“At its core, health is about people… complex interactions among many individuals and organizations, requiring effective working relationships…(which) depend on people respecting each other’s roles and responsibilities, understanding how they relate to each other, and committing to work collaboratively towards shared goals.” – Alberta’s Health Task Force Report, 2012
The Saskatchewan government is amalgamating our twelve provincial health regions into one super-region, which we’ve recently learned will be based out of Saskatoon
As with pretty much everything else Saskatchewan does, Alberta did it first. In 2008, then-Premier Ed Stelmach slashed the number of health authorities in Alberta from nine to one, which came to be known as Alberta Health Services (AHS).
“Moving to one provincial governance board will ensure a more streamlined system for patients and health professionals across the province,” said Ron Liepert, Minister of Health and Wellness at the time, in a media release.
And then all hell broke loose.
Let me be clear that I’m not against a Saskatchewan super-region, but I think there’s value in taking an in-depth examination of the
clusterf**k lessons learned next door, so we are at least up to speed on what we don’t want to see happen here.
“Having a single government monopoly responsible for the purchasing, the provision and the evaluation of the system simply isn’t working. We’re getting worse and worse service.” – Danielle Smith, leader of Alberta’s Wildrose Party, 2010
In February 2012, four years after the amalgamation was announced, Alberta’s Health Quality Council (AHQC) released a report on that province’s emergency rooms, cancer surgeries and physician advocacy. It wasn’t pretty, detailing dangerously long ER waits, a culture of “fear and alienation”, and political interference.
In response to the ongoing crisis, the Alberta Health Quality Council recommended the formation of a Health System Governance Review Task Force (Task Force) with the mandate to explore how AHS governance could be strengthened.
The Task Force’s report was submitted to Alberta’s Health Minister at the end of December 2012, but wasn’t released to the public until months later.
“In its analysis the HQCA noted that recent restructuring of Alberta’s health system had led to blurred lines of authority and accountability, and that well-defined roles were needed for major players in the health system.” – Alberta’s Health Task Force report, 2012
The Task Force made 10 recommendations based on three almost-absurdly elementary themes:
With those three statements firmly entrenched by Captain Obvious, the Task Force went on to make ten recommendations to cure what was ailing the AHS.
First, however, it outlined the challenges and lessons-learned from its extensive review of the amalgamation, including:
- Amalgamating the Alberta health system into a single health authority resulted in instability and confusion about roles and responsibilities of major players in the system;
- that the shift to a single Alberta health authority was a massive, complex undertaking, which should have included meticulous change management and deliberate decision-making processes about how to distribute responsibilities and integrate assets, functions and people – unfortunately, it didn’t;
- the purpose of Alberta’s Ministry of Health, which used to play a role in coordinating regional health authorities, fundamentally changed when it began dealing with a single authority, creating unique challenges – ie. healthcare issues were routinely funneled to the Minister’s office, regardless of their nature, location or severity;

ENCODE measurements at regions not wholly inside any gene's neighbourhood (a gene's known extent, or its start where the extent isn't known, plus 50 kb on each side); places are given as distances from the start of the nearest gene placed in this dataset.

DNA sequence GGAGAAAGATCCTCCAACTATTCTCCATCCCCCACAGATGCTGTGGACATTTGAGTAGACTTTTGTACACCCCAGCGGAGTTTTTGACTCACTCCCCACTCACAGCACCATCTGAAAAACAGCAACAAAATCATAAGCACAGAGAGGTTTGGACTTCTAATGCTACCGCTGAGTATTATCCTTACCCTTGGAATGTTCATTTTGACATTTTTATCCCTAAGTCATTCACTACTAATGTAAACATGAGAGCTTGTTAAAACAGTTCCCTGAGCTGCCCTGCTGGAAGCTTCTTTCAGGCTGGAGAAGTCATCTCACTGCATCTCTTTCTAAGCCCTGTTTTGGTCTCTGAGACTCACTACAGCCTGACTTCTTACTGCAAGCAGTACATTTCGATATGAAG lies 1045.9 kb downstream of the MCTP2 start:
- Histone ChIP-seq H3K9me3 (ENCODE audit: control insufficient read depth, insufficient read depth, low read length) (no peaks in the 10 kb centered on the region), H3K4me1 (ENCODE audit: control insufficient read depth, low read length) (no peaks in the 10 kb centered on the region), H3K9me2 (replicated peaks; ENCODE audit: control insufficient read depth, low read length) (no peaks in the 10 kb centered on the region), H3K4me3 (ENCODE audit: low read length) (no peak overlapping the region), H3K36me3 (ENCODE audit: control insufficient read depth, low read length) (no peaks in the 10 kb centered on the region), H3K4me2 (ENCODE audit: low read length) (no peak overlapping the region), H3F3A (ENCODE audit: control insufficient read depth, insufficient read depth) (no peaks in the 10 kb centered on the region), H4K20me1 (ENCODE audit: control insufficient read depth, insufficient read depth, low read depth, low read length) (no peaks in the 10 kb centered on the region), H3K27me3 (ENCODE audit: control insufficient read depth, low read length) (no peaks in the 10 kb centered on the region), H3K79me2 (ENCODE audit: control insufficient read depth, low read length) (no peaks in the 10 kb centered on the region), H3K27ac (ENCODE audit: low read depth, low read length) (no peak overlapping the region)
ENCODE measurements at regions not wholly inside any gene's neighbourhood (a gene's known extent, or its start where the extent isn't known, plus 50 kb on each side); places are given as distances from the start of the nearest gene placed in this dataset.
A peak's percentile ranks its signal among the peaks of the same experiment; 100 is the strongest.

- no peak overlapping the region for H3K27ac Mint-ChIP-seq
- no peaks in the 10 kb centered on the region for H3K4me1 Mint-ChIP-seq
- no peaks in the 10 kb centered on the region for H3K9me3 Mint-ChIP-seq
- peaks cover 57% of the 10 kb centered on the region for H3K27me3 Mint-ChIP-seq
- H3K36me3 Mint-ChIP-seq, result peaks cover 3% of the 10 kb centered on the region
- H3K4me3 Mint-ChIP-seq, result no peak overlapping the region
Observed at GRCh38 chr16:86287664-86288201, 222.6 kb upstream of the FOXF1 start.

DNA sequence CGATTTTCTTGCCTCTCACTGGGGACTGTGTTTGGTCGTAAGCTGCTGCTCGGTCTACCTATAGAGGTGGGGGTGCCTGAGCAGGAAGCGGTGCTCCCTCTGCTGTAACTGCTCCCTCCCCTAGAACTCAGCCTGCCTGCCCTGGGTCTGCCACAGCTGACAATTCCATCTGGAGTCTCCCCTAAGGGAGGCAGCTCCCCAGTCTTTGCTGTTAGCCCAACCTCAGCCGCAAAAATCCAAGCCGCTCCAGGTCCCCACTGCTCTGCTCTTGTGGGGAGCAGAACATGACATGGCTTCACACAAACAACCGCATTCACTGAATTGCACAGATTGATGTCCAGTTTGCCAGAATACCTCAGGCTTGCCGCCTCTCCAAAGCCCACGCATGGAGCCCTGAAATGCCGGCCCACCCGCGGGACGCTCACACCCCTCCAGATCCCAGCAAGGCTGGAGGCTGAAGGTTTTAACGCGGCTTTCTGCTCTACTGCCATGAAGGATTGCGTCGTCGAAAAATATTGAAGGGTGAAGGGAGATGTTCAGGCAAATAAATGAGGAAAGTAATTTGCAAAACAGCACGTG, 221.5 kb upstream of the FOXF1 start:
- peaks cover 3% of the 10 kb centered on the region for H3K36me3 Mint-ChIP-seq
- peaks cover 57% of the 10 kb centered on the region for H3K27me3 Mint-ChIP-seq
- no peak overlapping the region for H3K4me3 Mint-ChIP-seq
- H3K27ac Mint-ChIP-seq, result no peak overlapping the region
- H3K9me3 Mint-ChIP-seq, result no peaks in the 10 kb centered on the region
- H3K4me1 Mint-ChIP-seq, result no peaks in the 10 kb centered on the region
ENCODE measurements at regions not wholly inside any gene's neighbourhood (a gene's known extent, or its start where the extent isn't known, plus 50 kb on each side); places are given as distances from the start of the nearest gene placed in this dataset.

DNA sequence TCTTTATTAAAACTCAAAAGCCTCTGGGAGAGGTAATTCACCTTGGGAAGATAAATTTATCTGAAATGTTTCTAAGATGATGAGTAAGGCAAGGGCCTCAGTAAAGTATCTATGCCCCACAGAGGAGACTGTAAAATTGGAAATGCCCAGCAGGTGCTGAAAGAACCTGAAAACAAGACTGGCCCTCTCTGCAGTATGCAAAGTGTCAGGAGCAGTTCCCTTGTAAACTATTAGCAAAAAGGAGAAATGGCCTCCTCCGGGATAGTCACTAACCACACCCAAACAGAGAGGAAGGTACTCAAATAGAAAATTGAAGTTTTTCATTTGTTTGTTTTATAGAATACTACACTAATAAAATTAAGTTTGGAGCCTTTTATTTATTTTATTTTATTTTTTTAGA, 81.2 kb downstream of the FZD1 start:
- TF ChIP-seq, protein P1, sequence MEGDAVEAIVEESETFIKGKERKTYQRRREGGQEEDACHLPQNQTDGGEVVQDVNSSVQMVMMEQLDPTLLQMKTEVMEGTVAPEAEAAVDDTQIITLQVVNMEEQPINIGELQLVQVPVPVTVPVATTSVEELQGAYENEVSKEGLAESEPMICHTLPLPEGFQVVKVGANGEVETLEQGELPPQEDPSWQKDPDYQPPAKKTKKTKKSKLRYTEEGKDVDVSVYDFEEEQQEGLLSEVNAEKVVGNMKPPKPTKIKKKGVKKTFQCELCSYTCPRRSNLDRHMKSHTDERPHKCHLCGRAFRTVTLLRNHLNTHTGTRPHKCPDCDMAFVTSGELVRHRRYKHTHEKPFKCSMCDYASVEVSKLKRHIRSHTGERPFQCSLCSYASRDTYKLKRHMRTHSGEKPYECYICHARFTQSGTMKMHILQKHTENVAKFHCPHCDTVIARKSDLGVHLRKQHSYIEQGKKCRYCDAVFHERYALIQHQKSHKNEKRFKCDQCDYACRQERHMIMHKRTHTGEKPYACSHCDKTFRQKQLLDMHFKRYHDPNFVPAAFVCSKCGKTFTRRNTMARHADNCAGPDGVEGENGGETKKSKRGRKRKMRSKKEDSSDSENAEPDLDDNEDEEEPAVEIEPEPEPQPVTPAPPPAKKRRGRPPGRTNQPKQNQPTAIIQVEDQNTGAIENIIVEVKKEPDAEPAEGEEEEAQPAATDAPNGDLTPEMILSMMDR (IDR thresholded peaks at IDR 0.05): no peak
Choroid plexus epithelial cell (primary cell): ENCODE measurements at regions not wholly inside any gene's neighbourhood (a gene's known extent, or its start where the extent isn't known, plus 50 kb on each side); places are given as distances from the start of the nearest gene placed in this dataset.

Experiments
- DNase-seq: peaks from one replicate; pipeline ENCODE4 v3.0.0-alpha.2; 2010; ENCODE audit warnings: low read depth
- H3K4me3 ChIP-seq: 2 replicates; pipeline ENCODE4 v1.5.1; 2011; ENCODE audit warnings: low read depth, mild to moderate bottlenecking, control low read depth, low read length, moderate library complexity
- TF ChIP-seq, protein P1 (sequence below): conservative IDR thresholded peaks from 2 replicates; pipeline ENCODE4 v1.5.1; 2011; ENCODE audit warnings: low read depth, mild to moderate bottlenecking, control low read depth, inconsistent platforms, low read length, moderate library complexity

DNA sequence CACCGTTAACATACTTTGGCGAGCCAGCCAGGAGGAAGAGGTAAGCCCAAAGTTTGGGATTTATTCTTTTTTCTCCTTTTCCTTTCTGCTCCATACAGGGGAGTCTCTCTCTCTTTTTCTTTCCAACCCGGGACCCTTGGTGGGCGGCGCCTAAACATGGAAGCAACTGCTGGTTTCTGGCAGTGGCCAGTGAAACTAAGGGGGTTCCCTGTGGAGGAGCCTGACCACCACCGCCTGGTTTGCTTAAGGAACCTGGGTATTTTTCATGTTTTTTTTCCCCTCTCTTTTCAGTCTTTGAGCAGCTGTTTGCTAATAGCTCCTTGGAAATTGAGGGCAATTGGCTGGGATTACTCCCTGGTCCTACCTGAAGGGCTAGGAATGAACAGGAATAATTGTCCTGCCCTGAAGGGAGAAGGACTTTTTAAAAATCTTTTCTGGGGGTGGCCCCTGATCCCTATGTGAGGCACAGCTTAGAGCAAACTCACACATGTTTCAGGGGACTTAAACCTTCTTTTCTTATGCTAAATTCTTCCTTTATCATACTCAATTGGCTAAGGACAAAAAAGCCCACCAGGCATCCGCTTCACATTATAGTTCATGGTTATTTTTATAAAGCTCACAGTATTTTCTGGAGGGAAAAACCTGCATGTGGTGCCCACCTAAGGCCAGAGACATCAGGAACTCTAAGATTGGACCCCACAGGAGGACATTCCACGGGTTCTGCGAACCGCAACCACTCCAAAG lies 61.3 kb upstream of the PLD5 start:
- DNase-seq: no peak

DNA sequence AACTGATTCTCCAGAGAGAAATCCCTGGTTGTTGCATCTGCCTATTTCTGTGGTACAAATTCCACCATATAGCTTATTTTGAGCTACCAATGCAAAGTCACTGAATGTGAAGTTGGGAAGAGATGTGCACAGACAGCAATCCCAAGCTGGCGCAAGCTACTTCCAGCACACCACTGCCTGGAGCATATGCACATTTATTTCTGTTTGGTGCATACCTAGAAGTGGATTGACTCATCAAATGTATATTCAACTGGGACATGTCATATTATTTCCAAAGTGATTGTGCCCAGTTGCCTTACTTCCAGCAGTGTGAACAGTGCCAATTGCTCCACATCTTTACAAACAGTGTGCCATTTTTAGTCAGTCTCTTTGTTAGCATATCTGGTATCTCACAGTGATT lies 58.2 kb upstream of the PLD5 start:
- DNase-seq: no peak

- decision-making was too centralized, reporting relationships were not clear and delegation of authority was not broad enough;
- there had to be a strong working relationship in order for the system to work – but that didn’t mean meddling; the Government of Alberta was overly involved in the operations of its single authority, and the board was too involved in day-to-day management;
- Stability was elusive, due to turnover in personnel at all levels and frequent changes in the senior leadership;
- While efforts were made to engage physicians in helping lead and shape the new health system, they remained relatively disengaged.
This is all troubling for Saskatchewan, especially given the lengths we’ve seen this government go to lately to isolate and give total power and control to Ministers over public services like education.
Perhaps, then, the first of the ten recommendations the Task Force made for Alberta’s single authority may be the most significant in terms of how it applies to Saskatchewan:
“1. That the Minister of Health confirm his commitment to deliver health services through a health authority, Alberta Health Services, overseen by a board …. (and) the AHS Board be given the necessary autonomy to carry out its delegated authority, supported by a clear mandate and governance framework.”
Just like there is no way elected officials should be meddling in the education curricula of our children, nor should they influence or direct the operational side of healthcare.
2 & 3. “That the authority conferred on the AHS Board…be confirmed by the Minister as the primary building block for an integrated health system…the Minister and the AHS Board adopt a procedure for the recruitment and selection of new board members that is competency based, non-partisan, transparent, follows best practice and is followed on a consistent basis.”
This is about solid structure while avoiding politics and patronage. It’s about the Minister backing off and leaving the operations of the AHS up to the Board, via the CEO. Most importantly, it’s about ensuring that board is chosen based on important and obvious factors, not political-stripe, favors or friendships.
Are you listening SaskParty? Because one need look no further than some of this province’s health regions (ahem – Saskatoon’s) to see that the latter is exactly what is going on right now.